ISTANBUL (Reuters) - The Turkish Football Federation has removed limits on the number of foreign players allowed in its teams in an apparent effort to rein in soaring prices for home-grown players and raise the competitiveness of the game.
The move, announced late on Monday, allows clubs to have 14 domestic and 14 foreign players in their 28-man squads, paving the way for them to field 11 foreign players in matches. Previously a maximum of six were allowed to play at any one time.
Loosening restrictions appears to be a bid to dampen inflated prices for Turkish players, and to raise the competitiveness of soccer in the country.
Home-grown talents have been trading for millions of dollars on the domestic market, but many question whether they represent value for money.
“I support having no limit on the number of foreign players. We had to spend too much undeserved money on Turkish players because of the limit,” top-tier club Karabukspor’s manager Tolunay Kafkas, told AlJazeera Turk.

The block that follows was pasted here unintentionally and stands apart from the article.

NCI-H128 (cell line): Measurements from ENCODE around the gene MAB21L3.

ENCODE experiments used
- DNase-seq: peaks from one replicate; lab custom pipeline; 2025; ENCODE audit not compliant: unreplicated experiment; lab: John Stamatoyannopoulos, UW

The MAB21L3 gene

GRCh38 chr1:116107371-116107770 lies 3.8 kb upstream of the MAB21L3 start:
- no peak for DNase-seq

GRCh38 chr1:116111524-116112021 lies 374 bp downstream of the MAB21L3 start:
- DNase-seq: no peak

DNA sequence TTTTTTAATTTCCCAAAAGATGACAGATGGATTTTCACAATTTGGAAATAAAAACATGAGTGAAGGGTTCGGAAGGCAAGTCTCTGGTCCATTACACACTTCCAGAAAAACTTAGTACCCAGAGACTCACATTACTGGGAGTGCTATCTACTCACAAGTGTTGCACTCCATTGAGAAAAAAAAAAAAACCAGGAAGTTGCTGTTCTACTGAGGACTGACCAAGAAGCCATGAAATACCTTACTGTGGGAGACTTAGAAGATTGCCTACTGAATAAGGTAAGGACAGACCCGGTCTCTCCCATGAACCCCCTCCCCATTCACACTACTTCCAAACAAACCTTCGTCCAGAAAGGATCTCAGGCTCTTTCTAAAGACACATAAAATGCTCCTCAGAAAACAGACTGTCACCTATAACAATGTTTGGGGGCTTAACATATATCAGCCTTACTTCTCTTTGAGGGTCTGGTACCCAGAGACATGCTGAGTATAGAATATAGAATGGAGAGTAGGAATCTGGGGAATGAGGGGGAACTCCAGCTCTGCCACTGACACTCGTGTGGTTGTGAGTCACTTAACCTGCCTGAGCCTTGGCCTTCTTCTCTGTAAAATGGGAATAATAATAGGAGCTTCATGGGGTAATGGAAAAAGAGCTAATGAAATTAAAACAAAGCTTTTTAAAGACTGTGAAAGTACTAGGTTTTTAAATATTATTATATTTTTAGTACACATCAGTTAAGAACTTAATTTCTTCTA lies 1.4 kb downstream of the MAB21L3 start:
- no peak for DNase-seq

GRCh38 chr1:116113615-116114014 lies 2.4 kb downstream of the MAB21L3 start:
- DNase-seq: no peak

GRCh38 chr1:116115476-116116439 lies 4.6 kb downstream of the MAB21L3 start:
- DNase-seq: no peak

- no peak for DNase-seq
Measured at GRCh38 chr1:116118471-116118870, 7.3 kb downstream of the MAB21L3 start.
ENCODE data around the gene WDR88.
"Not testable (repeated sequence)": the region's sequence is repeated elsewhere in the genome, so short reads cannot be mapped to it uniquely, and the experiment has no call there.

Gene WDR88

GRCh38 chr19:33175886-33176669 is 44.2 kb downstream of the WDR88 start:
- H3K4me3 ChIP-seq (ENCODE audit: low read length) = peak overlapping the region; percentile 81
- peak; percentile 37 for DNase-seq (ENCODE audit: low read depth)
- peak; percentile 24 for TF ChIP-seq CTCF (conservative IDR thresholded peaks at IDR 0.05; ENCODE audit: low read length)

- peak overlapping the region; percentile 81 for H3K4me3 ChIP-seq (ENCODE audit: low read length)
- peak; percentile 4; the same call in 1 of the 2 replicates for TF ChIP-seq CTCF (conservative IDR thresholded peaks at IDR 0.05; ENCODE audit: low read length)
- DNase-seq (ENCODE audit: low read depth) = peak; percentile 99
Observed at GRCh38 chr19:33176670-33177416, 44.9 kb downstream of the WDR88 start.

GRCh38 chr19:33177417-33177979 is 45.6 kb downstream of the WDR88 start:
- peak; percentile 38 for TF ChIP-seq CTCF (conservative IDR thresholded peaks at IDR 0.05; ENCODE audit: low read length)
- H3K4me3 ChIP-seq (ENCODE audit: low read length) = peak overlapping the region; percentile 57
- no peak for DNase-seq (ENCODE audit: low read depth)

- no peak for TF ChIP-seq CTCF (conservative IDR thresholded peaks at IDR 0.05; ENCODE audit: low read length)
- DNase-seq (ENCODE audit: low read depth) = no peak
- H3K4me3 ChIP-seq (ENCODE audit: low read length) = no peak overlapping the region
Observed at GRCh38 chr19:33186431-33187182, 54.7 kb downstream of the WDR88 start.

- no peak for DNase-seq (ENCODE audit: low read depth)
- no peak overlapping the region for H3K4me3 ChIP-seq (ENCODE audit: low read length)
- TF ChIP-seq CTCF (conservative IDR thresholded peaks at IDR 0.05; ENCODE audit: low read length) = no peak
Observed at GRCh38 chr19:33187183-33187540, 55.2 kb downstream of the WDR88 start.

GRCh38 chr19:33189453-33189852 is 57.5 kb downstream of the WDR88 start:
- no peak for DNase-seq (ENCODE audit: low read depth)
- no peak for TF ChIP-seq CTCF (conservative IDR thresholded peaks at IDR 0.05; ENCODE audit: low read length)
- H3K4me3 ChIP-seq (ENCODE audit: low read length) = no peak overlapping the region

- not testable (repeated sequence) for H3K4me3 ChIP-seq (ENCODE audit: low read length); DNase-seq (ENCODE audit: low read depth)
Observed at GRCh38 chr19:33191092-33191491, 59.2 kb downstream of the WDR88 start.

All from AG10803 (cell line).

Turkey’s bigger teams, regulars in Europe’s top club competitions, have been agitating for the rules to be relaxed. Galatasaray coach Hamza Hamzaoglu said the move would make teams fairer and more competitive, and could even benefit Turkey’s beleaguered national side.
The move is meeting opposition from others, however, who fear the influx of foreign players makes it harder for Turkish nationals to flourish. Prominent commentator and former referee Ahmet Cakar described the move as “wrong and partial.”
“(This) will mean an end to our hopes of national team success,” he said.
Turkey are languishing fourth in their qualifying group for the next European Championship, and have reached only one World Cup in the last 60 years, finishing a surprise third in 2002.
The country is not alone in struggling to find the right balance between domestic and foreign footballers.
In England, the Football Association is looking at ways to limit the number of non-EU players coming to play, amid suggestions that the sharp rise in the number of foreigners plying their trade in English leagues is linked to the national team’s lacklustre recent performances.
Official figures for the 2012-13 season showed that fewer than a third of all players starting Premier League matches are English, down from 69 percent 20 years earlier. Around half of all players in the Turkish league this season were Turks.
Additional reporting by Jonny Hogg in Ankara, editing by Jonny Hogg/Nick Tattersall and Ed Osmond